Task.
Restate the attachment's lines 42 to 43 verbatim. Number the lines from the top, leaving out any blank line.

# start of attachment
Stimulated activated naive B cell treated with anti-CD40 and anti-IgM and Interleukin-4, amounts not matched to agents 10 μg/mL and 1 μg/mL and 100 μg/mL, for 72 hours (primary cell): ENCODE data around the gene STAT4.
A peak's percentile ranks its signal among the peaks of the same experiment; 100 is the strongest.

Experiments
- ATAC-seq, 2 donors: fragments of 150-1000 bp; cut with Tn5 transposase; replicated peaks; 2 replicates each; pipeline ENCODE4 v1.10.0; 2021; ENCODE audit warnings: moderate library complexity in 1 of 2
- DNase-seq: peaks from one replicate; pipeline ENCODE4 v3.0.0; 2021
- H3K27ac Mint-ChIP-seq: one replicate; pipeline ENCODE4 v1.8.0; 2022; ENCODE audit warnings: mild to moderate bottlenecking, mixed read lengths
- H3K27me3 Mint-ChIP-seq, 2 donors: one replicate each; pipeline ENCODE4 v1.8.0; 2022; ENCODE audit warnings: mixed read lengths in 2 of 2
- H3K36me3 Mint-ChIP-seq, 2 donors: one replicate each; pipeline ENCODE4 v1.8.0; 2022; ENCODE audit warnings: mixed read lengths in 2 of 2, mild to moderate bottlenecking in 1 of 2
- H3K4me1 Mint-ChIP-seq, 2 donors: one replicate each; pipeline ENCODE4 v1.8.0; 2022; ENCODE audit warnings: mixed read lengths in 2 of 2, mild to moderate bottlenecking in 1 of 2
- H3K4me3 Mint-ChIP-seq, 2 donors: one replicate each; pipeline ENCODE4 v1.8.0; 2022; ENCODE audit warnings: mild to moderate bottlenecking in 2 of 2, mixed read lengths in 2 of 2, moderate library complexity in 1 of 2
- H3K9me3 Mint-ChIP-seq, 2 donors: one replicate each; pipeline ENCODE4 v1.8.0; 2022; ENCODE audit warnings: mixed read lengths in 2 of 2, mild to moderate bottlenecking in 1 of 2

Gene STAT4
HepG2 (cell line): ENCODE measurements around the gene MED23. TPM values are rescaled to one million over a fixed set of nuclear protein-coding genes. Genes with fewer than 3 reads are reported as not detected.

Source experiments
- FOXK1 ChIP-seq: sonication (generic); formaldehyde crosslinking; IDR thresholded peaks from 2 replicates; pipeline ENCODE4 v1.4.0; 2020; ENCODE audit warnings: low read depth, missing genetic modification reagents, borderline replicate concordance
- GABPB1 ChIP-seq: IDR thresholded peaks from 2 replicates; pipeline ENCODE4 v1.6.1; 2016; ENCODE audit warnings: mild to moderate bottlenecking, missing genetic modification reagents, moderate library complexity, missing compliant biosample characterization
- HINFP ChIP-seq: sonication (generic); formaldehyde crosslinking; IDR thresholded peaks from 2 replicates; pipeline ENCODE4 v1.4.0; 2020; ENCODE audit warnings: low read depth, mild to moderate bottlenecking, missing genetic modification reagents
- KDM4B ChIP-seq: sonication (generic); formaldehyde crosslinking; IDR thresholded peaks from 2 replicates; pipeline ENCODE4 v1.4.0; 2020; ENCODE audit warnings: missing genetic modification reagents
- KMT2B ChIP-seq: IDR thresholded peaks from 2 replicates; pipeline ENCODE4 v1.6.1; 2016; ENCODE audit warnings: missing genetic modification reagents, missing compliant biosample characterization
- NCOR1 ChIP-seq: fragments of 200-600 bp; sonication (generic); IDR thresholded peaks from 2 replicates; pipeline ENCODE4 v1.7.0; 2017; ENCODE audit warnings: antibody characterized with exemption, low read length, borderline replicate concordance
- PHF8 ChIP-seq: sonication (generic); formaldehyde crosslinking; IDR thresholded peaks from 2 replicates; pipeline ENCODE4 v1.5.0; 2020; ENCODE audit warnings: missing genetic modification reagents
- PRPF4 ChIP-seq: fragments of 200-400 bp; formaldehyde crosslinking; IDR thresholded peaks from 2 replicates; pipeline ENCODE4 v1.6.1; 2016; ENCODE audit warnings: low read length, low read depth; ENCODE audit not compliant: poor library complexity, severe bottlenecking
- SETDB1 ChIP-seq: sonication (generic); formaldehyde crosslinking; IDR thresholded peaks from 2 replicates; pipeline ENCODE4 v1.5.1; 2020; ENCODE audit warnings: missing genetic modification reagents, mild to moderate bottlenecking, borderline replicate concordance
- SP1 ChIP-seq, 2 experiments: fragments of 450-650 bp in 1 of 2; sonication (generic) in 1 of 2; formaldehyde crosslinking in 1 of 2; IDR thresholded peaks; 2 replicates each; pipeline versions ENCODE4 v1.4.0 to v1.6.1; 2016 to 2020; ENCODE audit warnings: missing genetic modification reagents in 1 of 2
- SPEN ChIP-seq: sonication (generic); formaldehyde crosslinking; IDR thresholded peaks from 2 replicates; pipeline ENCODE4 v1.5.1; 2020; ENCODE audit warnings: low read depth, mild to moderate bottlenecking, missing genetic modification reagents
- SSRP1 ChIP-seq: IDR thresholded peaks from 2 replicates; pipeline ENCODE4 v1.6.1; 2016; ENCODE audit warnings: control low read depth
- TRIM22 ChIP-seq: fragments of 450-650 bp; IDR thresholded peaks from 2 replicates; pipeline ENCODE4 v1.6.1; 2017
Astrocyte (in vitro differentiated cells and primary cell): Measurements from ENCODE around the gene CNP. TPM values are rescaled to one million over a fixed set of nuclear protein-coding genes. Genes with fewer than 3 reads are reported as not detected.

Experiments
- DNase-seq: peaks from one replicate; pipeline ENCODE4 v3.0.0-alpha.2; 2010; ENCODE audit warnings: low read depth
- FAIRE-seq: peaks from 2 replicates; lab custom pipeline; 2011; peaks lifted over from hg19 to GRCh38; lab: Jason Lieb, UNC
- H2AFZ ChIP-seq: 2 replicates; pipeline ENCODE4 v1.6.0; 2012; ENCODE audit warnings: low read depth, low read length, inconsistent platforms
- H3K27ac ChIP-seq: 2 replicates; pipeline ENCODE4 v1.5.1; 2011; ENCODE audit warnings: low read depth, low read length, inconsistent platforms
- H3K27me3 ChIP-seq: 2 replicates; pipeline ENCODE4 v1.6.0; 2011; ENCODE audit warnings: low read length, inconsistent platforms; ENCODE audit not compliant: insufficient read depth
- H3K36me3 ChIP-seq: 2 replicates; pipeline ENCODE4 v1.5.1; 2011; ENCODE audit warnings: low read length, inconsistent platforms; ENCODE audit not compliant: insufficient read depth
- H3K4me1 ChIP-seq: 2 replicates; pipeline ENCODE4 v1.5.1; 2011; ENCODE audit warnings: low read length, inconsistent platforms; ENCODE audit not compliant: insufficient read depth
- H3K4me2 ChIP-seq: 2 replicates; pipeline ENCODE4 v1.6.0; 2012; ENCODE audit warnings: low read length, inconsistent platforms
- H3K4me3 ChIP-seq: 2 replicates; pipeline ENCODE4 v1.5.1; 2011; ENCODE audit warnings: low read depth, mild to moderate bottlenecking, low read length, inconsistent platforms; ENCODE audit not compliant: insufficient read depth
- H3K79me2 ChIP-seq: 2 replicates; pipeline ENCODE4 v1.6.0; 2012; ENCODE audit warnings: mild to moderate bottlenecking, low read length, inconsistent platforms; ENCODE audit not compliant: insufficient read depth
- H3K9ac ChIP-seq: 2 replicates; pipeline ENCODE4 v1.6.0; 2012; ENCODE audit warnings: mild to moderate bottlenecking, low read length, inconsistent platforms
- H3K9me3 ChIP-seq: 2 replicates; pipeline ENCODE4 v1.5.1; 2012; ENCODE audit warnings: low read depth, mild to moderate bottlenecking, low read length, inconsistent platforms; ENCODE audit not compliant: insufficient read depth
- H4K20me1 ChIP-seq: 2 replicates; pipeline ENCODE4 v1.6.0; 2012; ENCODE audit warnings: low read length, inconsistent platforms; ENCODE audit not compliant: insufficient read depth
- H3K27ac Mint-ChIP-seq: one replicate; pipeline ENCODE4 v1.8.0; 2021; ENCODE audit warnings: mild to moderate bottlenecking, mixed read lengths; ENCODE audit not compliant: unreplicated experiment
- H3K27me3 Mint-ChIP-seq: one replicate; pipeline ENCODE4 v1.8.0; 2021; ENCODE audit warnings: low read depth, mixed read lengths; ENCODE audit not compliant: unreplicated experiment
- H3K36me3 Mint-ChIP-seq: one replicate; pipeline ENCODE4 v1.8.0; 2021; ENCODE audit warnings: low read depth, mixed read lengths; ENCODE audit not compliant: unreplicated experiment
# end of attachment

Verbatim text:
- H4K20me1 ChIP-seq: 2 replicates; pipeline ENCODE4 v1.6.0; 2012; ENCODE audit warnings: low read length, inconsistent platforms; ENCODE audit not compliant: insufficient read depth
- H3K27ac Mint-ChIP-seq: one replicate; pipeline ENCODE4 v1.8.0; 2021; ENCODE audit warnings: mild to moderate bottlenecking, mixed read lengths; ENCODE audit not compliant: unreplicated experiment